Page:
Having heard about the legendary Montmartre cabaret Au Lapin Agile (literally, the Agile Rabbit), I decided to take my boyfriend to the the house of "song, humor and poetry" for his birthday, seeking to provide him with an authentic French experience. Once frequented by the likes of Pablo Picasso, Maurice Utrillo, and Toulouse-Lautrec (all of whom have paintings hanging inside), the cabaret has been churning out live entertainment since the turn of the twentieth century, keeping the artistic heritage of Montmartre well and alive.
Arriving at "The Rabbit"
A crowd had already formed before 9 pm. People were sitting outside the iconically pink two-story house on benches woven from nature, or leaning against the outside fence excitedly taking photos. A few minutes after 9 pm, the doors were finally opened by the staff, and the crowd pressed into the tiny, low-hanging entryway of the cottage.
My First Impressions
Upon entering, it was clear that I had made the right decision in making a reservation weeks before-- while we were asked for our coats, those without their names on the list were sharply told to wait outside, and informed that they would only be let in if space allowed for it. We were quickly escorted up a steep staircase to a large room on the second floor, decorated with carved wooden tables and benches, and painting-covered walls. A piano player was already playing a lively tune. We squeezed into a bench next to the piano, and a server handed us glasses of the house special, cherry wine, complete with four wine-soaked cherries.
Apart from a small spotlight on the piano, only two lightbulbs hung from the ceiling, covered in bright red vintage lampshades, while the windows were painted over in vibrant oils to resemble stained glass windows. Straining my eyes a bit to see as much art as I could, I was overcome by sketches, paintings and oil works, attesting to the cabaret's long tenure. Perhaps the most striking work was an oil painting depicting a flapper and a patron sitting next to each other at a bar, gripping their drinks, and gazing longingly in different directions for presumably different reasons. It was Picasso's "At the Lapin Agile" from 1905.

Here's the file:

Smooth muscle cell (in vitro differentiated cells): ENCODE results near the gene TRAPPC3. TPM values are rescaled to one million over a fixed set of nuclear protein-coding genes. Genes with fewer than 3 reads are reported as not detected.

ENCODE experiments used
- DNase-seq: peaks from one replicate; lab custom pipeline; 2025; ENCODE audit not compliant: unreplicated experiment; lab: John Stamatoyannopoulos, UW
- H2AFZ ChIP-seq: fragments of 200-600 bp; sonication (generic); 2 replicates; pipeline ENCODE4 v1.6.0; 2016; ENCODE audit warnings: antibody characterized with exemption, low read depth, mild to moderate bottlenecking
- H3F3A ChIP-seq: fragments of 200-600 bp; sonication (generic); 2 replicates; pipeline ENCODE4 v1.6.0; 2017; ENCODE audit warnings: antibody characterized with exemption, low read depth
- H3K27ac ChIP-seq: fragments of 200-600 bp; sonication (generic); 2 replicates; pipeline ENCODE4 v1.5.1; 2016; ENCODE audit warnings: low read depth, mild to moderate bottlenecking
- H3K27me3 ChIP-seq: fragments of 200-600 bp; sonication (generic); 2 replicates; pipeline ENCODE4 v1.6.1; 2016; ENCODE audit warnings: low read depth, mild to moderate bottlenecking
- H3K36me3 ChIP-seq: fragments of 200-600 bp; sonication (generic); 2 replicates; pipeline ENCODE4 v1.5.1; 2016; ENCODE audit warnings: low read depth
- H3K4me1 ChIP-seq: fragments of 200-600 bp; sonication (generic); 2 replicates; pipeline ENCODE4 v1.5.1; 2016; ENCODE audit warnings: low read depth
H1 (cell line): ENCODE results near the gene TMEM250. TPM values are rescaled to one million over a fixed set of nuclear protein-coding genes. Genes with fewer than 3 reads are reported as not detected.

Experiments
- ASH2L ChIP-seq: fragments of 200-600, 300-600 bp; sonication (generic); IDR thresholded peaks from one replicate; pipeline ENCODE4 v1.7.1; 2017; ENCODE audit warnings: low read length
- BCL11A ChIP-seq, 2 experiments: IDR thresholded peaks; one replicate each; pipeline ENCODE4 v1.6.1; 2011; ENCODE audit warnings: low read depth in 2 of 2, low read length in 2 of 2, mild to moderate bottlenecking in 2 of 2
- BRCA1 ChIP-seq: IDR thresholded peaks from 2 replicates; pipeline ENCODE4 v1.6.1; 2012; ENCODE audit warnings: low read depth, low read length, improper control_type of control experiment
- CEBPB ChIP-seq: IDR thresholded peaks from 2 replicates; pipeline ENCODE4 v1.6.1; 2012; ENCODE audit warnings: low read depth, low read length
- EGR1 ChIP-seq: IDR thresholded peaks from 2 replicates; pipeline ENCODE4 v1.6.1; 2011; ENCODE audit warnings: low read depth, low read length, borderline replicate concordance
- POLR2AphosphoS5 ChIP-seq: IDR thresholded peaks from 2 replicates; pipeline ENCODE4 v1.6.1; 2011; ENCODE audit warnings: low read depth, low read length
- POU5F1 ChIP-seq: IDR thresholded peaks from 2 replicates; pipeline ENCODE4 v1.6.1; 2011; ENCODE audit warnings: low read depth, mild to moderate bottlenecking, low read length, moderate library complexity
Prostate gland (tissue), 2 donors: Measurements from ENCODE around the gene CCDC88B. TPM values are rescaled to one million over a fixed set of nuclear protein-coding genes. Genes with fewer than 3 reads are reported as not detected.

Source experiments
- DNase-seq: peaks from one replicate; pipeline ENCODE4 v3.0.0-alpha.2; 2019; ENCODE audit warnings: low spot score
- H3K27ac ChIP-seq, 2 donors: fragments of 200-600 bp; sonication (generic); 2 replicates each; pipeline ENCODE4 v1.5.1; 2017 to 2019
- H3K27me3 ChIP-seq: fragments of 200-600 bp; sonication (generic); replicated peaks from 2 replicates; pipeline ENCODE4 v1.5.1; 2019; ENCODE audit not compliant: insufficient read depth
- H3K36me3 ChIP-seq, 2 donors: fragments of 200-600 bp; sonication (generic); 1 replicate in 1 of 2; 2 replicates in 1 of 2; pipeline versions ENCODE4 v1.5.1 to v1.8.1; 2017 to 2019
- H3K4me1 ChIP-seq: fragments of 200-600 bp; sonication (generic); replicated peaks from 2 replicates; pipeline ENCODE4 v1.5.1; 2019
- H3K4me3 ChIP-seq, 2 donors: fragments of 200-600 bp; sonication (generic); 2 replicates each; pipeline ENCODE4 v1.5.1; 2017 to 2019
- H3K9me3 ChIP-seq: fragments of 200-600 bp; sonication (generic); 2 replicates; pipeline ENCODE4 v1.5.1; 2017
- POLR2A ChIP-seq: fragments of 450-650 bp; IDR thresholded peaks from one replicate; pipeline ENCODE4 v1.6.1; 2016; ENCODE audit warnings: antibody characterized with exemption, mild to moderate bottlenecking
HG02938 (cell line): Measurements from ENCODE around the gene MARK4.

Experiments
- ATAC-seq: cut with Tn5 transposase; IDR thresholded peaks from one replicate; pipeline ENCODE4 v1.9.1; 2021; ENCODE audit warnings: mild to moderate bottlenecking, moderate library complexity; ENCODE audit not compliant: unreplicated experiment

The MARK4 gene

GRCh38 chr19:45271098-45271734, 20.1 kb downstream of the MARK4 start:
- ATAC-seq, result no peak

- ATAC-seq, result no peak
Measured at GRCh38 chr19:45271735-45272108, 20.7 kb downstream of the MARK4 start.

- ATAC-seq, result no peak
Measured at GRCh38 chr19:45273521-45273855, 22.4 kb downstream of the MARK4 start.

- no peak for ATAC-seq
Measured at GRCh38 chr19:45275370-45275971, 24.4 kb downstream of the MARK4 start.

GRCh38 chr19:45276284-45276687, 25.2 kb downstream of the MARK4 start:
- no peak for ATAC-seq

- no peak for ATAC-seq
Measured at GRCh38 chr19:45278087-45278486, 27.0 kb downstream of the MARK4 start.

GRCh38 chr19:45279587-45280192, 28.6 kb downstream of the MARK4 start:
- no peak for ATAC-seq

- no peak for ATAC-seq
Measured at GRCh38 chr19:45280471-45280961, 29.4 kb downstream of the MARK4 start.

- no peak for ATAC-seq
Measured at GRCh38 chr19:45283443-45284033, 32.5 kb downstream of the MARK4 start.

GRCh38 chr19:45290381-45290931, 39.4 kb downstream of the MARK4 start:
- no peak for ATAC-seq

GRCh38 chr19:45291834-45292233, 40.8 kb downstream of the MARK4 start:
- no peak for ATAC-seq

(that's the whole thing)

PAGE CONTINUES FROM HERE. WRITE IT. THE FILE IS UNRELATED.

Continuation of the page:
Let the Cabaret Commence
The room was completely full by 9:30 pm, with a crowd seeming to consist mainly of French patrons, with only a few tourists looking on in fascination. The crowd (and no real windows) also meant heat, so make sure you wear a T-shirt as one of your layers-- it tends to get steamy in there. As the show began, I was surprised to see that the "guests" at the middle table knew all the words to the variety of French songs that kicked off the night. After the same guests started doing solos and acting out parts of each song, complete with moments of dog barking and face slapping, I realized this was the group who would be entertaining us for the night. The room immediately took on a familial feel and went back to the time when families would sit for hours around a piano singing songs together. From nostalgic songs depicting the France of old, to tributes to Montmartre and ballads confirming a love for wine, I quickly wished I had a song book at my table to join in. I soon got a chance to jump in, however, during the "oui, oui, oui--non, non, non" portion of "Les Chevaliers de la Table Ronde," and a personal favorite of mine since pre-school, "Alouette."
Each of the members of the group seated at the main table were allowed around twenty minutes for solo performances. These consisted of classic French poetry set to music, humorous songs accompanied by an acoustic guitar, and-- the act that I found the most mesmerizing-- a woman who sang and played the accordion. I was transported back in time as she both excited the crowd with music hall ditties and silenced them with a moving rendition of "A Saint-Lazare," a ballad about the women's prison that once occupied the now modern train station. Between each soloist, the lively, white-haired manager, clad in an all-black ensemble with a red scarf, acted as ringmaster, keeping the singing alive with a booming voice.
While I generally enjoyed my evening at Au Lapin Agile, there were a few less positive points to mention. Make sure you use the bathroom before you take your seat, as due to the crowd and ongoing performances in the small space, it is extremely difficult to not only get up, but head past the dark velvet curtain leading down to the bathrooms on the first floor. I went during a brief change of soloists and upon finishing, was told to wait in the "musician's room" until there was another pause to be let back up. This was fine with me, as I was able to take in some air from the less-crowded space, listen to the musicians discuss the current political situation, and regard the copper pots and pans hanging from the walls. When the time came when I was allowed back upstairs, I was hurried by the staff with pushing hands and a "vite, vite." The tables each feature drink menus where both alcohol and water can be purchased. However, there are no servers working the room, and it wasn't until close to midnight when a guest yelled for a drink, that orders were quickly taken. I was on the opposite side of the room, so I remained parched. After about three hours of nonstop entertainment, we decided to leave in order to both catch the last metro home and breathe in the night air.
NEXT PAGE: Getting in to Au Lapin Agile and Practical Information